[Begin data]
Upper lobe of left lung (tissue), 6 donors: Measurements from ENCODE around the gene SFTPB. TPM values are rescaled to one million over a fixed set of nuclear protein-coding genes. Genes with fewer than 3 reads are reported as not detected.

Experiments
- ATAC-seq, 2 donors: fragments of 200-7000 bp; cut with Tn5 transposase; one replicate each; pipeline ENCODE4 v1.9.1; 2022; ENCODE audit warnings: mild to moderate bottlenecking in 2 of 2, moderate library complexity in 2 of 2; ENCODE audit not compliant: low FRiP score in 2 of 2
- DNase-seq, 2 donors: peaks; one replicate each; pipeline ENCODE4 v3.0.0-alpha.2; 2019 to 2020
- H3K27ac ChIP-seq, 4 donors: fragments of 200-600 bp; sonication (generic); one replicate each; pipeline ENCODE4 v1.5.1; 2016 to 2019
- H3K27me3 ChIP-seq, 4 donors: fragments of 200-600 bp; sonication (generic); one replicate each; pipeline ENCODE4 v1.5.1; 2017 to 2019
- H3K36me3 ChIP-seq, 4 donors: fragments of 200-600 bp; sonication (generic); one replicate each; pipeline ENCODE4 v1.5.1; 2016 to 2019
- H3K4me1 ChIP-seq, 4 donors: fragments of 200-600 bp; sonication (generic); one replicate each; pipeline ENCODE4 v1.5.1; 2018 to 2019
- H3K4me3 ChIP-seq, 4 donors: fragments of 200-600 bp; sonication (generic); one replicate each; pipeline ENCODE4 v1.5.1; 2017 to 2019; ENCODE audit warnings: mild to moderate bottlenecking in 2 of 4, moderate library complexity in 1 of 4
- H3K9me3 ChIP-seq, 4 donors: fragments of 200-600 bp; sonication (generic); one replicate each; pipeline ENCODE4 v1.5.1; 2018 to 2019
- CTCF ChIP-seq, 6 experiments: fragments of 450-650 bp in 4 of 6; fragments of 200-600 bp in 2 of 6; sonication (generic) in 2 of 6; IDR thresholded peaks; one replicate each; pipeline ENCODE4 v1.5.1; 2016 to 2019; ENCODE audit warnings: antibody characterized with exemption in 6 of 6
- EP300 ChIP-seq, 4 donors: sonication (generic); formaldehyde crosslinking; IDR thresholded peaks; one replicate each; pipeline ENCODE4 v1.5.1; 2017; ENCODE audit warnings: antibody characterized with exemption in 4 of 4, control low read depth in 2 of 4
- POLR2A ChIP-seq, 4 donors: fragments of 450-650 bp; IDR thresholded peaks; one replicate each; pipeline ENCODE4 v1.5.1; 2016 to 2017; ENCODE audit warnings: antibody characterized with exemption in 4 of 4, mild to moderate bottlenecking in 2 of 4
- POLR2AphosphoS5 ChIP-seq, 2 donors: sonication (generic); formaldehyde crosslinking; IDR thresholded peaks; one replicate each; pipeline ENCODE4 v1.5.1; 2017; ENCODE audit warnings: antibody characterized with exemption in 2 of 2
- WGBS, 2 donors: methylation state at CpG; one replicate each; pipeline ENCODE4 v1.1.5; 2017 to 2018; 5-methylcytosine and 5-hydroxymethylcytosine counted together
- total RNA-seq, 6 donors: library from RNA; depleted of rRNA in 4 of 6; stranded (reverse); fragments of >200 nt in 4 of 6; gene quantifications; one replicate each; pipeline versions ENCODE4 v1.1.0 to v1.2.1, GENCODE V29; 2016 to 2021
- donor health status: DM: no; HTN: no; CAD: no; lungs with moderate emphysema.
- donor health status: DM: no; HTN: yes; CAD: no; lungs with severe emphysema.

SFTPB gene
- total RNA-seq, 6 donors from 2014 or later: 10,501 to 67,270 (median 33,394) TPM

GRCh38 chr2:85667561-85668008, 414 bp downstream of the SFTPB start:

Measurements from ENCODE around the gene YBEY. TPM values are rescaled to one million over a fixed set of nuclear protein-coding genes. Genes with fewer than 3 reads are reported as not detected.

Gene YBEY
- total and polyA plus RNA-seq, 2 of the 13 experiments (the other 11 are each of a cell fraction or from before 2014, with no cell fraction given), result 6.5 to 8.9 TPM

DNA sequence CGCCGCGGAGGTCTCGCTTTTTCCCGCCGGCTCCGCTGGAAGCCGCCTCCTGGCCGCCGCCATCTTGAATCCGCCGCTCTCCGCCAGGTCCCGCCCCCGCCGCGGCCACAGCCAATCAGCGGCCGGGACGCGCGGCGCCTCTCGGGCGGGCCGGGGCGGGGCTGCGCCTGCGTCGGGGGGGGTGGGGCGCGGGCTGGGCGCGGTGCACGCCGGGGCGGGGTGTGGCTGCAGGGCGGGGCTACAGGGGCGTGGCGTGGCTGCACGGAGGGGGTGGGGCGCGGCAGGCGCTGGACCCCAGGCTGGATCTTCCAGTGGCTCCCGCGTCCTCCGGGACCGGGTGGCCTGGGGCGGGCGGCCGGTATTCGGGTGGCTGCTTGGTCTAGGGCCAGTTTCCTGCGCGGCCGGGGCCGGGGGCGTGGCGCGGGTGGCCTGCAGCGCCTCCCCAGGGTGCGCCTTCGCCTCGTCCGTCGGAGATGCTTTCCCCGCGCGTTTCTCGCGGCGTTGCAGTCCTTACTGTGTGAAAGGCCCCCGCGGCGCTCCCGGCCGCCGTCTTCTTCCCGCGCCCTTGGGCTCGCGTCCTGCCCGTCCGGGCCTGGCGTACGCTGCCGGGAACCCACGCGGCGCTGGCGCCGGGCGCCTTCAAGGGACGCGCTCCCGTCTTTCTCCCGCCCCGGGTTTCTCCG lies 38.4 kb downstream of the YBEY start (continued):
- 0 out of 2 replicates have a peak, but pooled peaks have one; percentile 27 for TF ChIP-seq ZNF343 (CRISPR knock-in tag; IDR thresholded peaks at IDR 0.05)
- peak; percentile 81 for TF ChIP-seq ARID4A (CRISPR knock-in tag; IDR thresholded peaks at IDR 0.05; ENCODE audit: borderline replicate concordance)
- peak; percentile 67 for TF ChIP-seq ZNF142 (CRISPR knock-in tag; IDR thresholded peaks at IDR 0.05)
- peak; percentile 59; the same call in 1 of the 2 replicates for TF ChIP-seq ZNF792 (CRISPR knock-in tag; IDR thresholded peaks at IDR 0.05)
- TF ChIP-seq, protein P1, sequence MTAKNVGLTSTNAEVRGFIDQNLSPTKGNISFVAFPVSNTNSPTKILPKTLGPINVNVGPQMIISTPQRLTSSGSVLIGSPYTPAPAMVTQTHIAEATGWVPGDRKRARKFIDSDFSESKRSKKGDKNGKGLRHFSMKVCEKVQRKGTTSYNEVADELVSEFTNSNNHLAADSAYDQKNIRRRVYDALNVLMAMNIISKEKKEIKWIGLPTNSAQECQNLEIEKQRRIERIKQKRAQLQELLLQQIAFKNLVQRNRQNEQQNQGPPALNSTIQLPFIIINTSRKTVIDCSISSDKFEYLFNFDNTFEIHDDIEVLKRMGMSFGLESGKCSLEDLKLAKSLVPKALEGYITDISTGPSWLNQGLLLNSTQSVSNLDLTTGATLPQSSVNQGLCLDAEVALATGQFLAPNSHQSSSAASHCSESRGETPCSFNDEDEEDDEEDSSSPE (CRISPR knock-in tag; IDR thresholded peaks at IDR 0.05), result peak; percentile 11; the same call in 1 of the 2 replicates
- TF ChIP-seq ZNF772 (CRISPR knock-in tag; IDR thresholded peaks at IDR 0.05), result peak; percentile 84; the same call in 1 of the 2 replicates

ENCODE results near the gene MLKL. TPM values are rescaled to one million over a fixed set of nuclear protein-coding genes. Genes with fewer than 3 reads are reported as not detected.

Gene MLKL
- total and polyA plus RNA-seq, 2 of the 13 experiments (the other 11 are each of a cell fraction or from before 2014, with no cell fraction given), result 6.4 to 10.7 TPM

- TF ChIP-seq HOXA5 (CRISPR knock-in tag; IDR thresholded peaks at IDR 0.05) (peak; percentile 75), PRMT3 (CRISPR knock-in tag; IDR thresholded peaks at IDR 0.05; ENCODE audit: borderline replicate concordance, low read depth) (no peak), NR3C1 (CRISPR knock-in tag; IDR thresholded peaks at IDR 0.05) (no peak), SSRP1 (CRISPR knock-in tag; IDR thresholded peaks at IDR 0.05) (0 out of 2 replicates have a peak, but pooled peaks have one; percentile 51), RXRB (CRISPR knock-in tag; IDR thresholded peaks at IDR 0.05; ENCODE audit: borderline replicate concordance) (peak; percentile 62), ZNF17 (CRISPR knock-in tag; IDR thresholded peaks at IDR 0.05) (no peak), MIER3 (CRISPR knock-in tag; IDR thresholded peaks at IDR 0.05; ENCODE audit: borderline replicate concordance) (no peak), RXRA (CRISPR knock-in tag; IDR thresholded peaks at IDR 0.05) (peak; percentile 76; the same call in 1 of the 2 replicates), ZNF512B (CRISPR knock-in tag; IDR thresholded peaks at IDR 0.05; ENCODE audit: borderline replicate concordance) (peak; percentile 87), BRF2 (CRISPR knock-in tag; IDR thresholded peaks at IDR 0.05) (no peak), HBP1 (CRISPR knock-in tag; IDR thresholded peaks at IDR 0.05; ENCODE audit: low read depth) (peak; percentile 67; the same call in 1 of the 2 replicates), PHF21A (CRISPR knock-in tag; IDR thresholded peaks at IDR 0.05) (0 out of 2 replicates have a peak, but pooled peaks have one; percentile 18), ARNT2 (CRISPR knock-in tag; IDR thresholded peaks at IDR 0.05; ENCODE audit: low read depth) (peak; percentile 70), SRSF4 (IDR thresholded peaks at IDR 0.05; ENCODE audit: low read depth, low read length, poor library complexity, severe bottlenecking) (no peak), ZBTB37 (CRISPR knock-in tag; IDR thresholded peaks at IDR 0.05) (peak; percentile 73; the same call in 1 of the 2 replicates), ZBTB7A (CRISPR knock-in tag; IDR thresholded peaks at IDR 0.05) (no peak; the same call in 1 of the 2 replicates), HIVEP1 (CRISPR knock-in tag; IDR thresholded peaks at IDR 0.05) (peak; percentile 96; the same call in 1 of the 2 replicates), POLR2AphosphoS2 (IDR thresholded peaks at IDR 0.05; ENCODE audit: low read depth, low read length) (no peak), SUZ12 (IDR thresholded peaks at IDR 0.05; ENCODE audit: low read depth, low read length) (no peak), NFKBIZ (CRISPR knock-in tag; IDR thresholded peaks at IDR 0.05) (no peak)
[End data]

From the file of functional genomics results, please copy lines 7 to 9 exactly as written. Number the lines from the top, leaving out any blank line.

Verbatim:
- H3K36me3 ChIP-seq, 4 donors: fragments of 200-600 bp; sonication (generic); one replicate each; pipeline ENCODE4 v1.5.1; 2016 to 2019
- H3K4me1 ChIP-seq, 4 donors: fragments of 200-600 bp; sonication (generic); one replicate each; pipeline ENCODE4 v1.5.1; 2018 to 2019
- H3K4me3 ChIP-seq, 4 donors: fragments of 200-600 bp; sonication (generic); one replicate each; pipeline ENCODE4 v1.5.1; 2017 to 2019; ENCODE audit warnings: mild to moderate bottlenecking in 2 of 4, moderate library complexity in 1 of 4